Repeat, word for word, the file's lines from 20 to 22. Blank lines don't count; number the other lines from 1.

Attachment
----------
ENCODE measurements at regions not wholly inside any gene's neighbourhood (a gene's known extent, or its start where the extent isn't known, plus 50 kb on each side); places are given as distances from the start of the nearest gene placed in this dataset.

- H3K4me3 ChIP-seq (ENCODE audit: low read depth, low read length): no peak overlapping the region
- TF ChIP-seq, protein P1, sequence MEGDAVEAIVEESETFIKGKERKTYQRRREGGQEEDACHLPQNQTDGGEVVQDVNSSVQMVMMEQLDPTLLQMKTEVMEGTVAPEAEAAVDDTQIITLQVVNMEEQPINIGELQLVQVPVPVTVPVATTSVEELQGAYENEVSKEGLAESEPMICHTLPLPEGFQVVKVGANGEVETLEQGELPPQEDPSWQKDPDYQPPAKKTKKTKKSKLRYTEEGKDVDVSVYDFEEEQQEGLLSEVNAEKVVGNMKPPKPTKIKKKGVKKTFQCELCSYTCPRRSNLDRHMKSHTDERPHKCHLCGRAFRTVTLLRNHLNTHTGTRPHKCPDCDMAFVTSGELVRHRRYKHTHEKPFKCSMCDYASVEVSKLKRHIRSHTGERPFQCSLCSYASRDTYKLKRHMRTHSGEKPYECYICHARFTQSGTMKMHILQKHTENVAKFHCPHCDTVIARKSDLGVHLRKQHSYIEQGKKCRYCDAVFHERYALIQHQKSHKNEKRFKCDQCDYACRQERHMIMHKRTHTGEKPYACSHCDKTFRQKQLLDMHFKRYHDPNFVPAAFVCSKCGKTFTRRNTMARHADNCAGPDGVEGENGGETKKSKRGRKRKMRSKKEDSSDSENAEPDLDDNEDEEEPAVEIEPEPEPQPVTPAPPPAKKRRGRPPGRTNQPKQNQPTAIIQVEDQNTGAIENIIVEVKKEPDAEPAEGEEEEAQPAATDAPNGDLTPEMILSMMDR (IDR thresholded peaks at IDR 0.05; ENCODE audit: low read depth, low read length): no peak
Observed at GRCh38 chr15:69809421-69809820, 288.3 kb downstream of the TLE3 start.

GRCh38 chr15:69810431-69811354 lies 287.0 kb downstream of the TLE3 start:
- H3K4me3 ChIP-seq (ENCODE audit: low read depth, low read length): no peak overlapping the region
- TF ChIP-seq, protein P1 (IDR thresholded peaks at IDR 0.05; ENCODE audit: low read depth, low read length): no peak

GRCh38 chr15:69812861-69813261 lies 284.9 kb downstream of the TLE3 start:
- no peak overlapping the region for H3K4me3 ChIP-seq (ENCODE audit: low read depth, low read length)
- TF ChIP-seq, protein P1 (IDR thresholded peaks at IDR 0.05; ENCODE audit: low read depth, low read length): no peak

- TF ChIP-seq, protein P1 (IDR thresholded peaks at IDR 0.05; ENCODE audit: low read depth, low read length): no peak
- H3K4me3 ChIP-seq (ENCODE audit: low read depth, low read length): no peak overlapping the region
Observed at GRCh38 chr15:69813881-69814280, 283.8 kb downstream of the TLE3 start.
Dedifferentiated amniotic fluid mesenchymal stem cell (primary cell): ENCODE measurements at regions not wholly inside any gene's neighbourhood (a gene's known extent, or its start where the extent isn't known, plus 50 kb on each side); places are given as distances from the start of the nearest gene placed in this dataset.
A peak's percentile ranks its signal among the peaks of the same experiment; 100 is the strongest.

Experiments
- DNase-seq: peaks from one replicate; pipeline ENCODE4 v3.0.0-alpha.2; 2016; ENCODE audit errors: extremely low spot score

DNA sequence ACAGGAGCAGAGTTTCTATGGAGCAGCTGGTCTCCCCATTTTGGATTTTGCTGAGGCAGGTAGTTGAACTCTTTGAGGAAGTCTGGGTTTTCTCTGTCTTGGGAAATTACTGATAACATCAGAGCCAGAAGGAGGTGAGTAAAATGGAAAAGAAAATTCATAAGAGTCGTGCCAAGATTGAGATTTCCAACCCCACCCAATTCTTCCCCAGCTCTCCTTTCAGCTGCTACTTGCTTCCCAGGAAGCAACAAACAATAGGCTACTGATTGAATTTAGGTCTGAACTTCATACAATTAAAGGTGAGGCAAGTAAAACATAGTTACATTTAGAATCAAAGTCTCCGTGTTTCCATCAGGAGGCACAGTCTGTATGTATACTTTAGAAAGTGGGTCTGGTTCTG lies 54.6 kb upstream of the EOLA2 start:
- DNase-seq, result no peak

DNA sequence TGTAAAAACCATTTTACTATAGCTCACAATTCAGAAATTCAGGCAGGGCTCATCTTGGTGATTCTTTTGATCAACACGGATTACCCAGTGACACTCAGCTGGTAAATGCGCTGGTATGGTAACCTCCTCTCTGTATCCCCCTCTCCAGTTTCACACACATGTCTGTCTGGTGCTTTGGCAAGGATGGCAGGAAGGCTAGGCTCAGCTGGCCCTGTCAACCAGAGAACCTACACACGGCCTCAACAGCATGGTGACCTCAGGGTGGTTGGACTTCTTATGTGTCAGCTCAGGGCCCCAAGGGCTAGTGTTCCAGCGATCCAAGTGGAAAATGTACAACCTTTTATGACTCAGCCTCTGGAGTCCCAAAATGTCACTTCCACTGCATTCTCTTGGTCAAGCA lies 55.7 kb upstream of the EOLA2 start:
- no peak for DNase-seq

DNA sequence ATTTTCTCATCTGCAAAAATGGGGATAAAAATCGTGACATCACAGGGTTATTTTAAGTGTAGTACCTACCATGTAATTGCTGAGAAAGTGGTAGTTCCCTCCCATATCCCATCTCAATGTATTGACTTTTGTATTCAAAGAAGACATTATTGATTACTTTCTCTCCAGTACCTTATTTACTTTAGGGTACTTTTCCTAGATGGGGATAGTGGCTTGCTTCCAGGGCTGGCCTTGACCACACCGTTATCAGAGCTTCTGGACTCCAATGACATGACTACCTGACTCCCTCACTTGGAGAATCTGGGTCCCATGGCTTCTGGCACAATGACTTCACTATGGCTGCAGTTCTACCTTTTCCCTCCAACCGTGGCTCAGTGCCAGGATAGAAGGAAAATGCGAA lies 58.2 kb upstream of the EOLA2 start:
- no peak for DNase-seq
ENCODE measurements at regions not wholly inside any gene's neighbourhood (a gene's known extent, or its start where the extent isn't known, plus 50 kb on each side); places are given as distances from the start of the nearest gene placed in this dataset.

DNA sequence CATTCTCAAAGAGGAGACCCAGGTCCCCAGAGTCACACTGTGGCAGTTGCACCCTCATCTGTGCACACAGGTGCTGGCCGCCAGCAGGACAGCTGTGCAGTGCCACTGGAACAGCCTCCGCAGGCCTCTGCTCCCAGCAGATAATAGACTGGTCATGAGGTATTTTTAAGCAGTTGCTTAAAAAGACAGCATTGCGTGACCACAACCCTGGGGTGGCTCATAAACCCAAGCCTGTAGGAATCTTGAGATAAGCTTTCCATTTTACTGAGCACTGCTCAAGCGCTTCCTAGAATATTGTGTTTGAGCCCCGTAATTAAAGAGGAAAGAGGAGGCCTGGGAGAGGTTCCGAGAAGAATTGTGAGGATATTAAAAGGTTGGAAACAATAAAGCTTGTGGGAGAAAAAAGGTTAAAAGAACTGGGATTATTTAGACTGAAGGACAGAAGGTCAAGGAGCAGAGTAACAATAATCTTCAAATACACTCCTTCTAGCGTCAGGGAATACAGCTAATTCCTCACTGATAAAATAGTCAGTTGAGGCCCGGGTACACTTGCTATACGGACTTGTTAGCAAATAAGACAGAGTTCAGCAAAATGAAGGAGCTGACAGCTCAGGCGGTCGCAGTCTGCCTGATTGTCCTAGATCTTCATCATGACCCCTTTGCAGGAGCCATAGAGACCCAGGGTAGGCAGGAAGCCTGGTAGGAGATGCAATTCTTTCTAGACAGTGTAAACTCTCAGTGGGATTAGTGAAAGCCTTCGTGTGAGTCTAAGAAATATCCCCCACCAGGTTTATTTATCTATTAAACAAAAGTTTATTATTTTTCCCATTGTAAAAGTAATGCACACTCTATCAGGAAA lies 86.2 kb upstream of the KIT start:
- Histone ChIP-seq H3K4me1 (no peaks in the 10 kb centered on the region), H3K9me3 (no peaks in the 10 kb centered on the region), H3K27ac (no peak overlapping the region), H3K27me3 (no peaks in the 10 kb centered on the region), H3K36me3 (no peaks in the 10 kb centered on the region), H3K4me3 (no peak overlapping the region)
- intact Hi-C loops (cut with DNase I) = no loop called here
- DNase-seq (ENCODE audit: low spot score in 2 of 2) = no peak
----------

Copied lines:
DNA sequence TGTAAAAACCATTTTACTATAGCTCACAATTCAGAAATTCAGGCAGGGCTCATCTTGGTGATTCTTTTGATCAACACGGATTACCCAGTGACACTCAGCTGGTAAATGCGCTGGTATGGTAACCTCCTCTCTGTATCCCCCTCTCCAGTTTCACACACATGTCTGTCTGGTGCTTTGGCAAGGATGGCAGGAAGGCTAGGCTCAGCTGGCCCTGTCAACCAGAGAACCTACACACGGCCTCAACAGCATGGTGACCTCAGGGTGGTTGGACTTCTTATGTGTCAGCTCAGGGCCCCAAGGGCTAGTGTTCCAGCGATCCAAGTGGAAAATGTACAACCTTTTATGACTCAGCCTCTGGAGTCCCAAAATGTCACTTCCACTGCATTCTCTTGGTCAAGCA lies 55.7 kb upstream of the EOLA2 start:
- no peak for DNase-seq

DNA sequence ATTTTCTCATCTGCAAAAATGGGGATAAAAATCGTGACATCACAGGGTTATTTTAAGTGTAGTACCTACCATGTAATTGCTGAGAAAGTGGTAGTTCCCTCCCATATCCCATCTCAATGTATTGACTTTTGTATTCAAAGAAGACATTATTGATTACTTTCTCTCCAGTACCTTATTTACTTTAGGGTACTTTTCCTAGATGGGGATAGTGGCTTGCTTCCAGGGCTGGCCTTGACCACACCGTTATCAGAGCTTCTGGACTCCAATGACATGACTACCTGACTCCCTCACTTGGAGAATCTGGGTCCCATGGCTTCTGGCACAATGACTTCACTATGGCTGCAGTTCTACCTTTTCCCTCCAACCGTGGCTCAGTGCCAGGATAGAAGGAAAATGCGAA lies 58.2 kb upstream of the EOLA2 start: